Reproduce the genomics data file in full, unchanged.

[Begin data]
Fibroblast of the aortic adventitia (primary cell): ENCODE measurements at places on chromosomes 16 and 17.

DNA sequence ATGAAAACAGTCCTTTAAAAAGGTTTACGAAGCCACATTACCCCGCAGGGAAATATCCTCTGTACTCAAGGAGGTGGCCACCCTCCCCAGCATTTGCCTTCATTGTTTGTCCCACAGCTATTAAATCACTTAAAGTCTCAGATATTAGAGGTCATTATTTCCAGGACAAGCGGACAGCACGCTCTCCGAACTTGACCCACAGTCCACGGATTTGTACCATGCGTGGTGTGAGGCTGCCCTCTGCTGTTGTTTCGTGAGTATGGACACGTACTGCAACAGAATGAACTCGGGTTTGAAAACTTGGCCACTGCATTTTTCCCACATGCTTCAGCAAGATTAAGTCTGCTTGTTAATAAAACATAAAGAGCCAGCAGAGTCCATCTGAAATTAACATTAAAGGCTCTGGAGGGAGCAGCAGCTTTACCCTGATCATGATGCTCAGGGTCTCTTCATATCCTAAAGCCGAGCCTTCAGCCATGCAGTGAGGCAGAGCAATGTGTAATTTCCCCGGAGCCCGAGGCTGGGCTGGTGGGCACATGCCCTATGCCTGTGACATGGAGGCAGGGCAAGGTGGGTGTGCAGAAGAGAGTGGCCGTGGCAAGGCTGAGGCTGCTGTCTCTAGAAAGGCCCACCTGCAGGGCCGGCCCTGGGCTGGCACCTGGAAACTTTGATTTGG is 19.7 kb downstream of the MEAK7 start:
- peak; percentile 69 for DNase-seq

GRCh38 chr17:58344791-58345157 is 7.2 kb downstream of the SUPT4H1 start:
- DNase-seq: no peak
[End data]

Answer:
Fibroblast of the aortic adventitia (primary cell): ENCODE measurements at places on chromosomes 16 and 17.

DNA sequence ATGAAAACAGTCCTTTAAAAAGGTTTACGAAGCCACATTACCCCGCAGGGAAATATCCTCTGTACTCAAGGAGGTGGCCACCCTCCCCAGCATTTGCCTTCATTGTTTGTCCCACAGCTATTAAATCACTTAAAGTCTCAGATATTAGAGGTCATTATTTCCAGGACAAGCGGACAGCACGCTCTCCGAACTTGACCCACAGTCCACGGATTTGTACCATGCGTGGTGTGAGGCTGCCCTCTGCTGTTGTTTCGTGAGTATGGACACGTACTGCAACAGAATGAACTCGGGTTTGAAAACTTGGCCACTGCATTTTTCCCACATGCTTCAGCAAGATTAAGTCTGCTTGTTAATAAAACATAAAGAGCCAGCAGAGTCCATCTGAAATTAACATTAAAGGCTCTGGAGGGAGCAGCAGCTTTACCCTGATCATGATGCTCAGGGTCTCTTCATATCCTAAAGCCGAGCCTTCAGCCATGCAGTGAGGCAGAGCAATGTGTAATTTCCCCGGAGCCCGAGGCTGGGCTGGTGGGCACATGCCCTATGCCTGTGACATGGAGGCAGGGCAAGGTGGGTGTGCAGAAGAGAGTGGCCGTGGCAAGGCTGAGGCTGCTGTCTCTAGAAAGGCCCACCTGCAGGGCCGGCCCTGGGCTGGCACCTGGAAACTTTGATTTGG is 19.7 kb downstream of the MEAK7 start:
- peak; percentile 69 for DNase-seq

GRCh38 chr17:58344791-58345157 is 7.2 kb downstream of the SUPT4H1 start:
- DNase-seq: no peak